By Eileen Kolev, Product Marketing Manager, MicroStrategy.
This has been a year of great change for the UK High Street. Market-watcher PwC says the first quarter of 2018 was the toughest since the beginning of the last recession and several retailers including Toys R Us, Poundworld, Carpetright and New Look face either administration, restructuring, or are closing their doors forever.
Yet, conversely, worldwide retail sales are set to top $24.8 trillion this year, according to eMarketer, and by the end of 2020 they're predicted to reach $28 trillion. Retail isn't dying, but it is changing rapidly, and businesses need to adapt to create a more personalised experience. The good news is that consumers are willing to help retailers revolutionise the shopping experience.
Customers are faced with unprecedented choice
In 2018, consumers can go online and access more than one billion products. With raised expectations, they make their decisions not only on price, but also on experience.
Accenture's 2018 Personalization Pulse Check evaluates the views of 8,000 consumers worldwide, and finds that 91% say that they are more likely to shop with a brand that can provide a level of service that not only recognises them, but also remembers them and provides tailored offers.
The brands that can pull together insights on individuals from their social media, digital devices, voice, and Internet of Things (IoT) sensors to provide that desired—and expected—level of personalisation are in position to compete in this fast-changing retail environment.
Rebooting the customer experience
To truly stand out on the High Street, retailers need to provide a customer experience that enhances the shopping experience and entices people into a store. With so many products online and plenty of returns options available, consumers need a compelling reason to visit a store.
Putting a serious emphasis on the personalised experience could provide that unique selling point. This could include personalised digital signage, for example, or virtual and augmented reality applications that could gamify the physical shopping experience.
Customers are also willing to contribute to building the retail future themselves. Accenture's report reveals that 83% of consumers say they are now willing to share their data to enable a personalised experience.
Nearly three-quarters (74%) of consumers report that they would find a "living profile" of their customer data valuable. They would contribute to it even if brands were to use that data to provide customised offers.
The regulatory balancing act
Retailers keen to introduce or increase personalisation for their customers should ensure their data is up-to-date and managed securely. The new GDPR regulation, which came into effect on 25 May 2018, adds a new layer of complexity.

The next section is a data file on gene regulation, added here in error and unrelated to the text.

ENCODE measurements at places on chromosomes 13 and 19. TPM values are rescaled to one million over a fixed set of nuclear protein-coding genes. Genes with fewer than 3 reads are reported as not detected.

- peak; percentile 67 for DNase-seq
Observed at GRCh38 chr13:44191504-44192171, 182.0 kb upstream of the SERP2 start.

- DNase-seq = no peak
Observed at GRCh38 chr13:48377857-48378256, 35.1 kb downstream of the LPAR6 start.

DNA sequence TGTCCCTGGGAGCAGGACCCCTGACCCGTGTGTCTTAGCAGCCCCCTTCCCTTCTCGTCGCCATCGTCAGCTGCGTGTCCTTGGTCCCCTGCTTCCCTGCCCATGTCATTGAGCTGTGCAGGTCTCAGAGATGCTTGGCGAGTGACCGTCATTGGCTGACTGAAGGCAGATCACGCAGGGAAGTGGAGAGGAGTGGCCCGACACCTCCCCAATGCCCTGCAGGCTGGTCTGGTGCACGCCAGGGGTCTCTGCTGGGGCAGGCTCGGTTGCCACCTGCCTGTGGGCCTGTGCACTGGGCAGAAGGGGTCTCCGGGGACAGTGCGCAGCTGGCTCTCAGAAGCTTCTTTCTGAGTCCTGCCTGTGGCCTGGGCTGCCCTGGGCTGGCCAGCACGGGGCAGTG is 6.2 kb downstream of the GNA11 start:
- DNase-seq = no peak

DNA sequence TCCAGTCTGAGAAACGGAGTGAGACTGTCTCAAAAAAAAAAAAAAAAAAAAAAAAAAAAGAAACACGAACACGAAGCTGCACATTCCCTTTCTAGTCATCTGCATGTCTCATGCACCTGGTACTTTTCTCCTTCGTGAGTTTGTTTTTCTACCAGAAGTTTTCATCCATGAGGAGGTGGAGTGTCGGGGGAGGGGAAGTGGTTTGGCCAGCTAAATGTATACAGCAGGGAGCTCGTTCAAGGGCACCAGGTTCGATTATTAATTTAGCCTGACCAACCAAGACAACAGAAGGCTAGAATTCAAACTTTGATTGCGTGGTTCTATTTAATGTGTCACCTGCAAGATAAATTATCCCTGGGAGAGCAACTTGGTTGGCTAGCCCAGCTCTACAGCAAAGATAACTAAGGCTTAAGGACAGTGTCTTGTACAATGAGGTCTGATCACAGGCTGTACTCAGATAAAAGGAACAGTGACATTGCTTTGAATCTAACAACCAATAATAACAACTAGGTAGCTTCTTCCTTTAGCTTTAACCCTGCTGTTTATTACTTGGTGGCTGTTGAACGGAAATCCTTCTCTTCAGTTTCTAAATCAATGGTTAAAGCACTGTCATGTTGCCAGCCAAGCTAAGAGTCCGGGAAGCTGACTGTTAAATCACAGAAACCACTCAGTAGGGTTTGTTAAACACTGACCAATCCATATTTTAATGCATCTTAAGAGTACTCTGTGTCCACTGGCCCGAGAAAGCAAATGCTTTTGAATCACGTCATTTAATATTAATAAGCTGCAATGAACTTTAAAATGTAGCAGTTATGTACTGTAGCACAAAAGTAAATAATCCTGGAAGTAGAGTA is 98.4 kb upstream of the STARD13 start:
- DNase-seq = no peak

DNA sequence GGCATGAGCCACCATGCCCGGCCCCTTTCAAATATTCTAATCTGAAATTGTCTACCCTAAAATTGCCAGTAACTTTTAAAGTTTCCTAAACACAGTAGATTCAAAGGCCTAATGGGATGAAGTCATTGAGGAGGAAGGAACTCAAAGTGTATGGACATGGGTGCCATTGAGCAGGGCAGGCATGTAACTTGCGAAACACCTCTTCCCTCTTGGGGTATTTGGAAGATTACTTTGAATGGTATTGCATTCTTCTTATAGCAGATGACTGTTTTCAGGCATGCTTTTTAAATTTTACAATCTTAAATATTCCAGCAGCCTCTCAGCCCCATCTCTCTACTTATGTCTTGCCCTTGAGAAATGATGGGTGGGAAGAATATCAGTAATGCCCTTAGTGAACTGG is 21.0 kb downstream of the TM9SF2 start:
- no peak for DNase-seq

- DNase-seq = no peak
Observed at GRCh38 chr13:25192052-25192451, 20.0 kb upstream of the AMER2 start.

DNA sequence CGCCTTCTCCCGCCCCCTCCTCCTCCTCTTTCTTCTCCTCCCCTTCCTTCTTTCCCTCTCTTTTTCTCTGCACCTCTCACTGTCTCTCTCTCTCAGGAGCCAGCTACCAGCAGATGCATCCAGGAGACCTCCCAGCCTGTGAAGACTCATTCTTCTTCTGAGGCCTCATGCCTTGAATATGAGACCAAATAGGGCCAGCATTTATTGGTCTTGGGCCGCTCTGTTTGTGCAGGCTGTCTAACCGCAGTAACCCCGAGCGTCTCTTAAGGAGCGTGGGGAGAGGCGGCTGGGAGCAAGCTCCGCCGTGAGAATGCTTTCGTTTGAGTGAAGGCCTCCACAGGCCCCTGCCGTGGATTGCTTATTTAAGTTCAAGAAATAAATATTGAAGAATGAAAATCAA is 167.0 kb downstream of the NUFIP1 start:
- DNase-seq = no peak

The rewards are there for organisations that grasp the opportunity. Consulting group McKinsey says that data-driven organisations are 23 times more likely to gain customers and six times more likely to retain customers if they personalise their engagement. This could lead to them becoming 19 times more profitable, McKinsey estimates.
The guesswork stops here. It is a necessity in 2018 to mine data for insights on who your customers are, what they like, what they want, when they want it, and what offers might interest them. And this is where retailers truly create competitive advantage.
How to meet and exceed consumers' rising expectations
Segment's report finds that 44% of consumers say that they will return if their experience is personalised and 39% say they will also tell friends and family about their experience.
The same report even found that 49% of consumers have bought something they didn't intend to buy at the outset of their journey after a personalised recommendation. 40% have even bought something more expensive than they had planned!
The benefits of personalisation are clear, as are the pitfalls of not delivering on consumers' high expectations.
Brands that are suffering in the current climate have not kept up to date with shopping habits. Consumers don't want to visit a cavernous warehouse or crowded store when they could order the same product from the comfort of their sofa and for a lower price. To remain relevant, stores must adapt to a more discerning consumer.
For retailers with both online and physical stores, there's a strong competitive edge to be gained by brands that can deliver seamless personalised experiences. According to Segment's State of Personalization Report, 41% of consumers say they now expect staff in a brick-and-mortar store to know what they have purchased from the same brand online, although only 19% have ever experienced this. Even fewer consumers (17%) think that retailers are currently personalising the in-store experience for them.
Being able to personalise the customer experience is just one of the challenges retailers face as they embark on their digital transformation journey. For example, at the back end, supply chain management, and costs are a top concern. Also, making the evolution from a traditional business model to address the growth in sharing, subscription, on-demand, and services economies.
We haven't seen the last of the shops to leave our high streets, but the businesses that adapt and digitally transform are the ones that will be there for a good while longer. Where are you on this journey?